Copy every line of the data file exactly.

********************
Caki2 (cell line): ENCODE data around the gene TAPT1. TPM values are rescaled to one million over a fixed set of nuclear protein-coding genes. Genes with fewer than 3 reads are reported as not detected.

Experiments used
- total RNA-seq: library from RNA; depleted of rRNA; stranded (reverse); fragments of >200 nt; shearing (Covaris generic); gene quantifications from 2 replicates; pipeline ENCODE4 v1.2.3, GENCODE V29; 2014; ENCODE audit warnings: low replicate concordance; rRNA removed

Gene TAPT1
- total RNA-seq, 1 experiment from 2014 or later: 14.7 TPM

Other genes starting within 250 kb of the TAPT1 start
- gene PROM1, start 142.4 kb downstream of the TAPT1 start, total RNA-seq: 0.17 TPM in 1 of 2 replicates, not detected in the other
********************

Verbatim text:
Caki2 (cell line): ENCODE data around the gene TAPT1. TPM values are rescaled to one million over a fixed set of nuclear protein-coding genes. Genes with fewer than 3 reads are reported as not detected.

Experiments used
- total RNA-seq: library from RNA; depleted of rRNA; stranded (reverse); fragments of >200 nt; shearing (Covaris generic); gene quantifications from 2 replicates; pipeline ENCODE4 v1.2.3, GENCODE V29; 2014; ENCODE audit warnings: low replicate concordance; rRNA removed

Gene TAPT1
- total RNA-seq, 1 experiment from 2014 or later: 14.7 TPM

Other genes starting within 250 kb of the TAPT1 start
- gene PROM1, start 142.4 kb downstream of the TAPT1 start, total RNA-seq: 0.17 TPM in 1 of 2 replicates, not detected in the other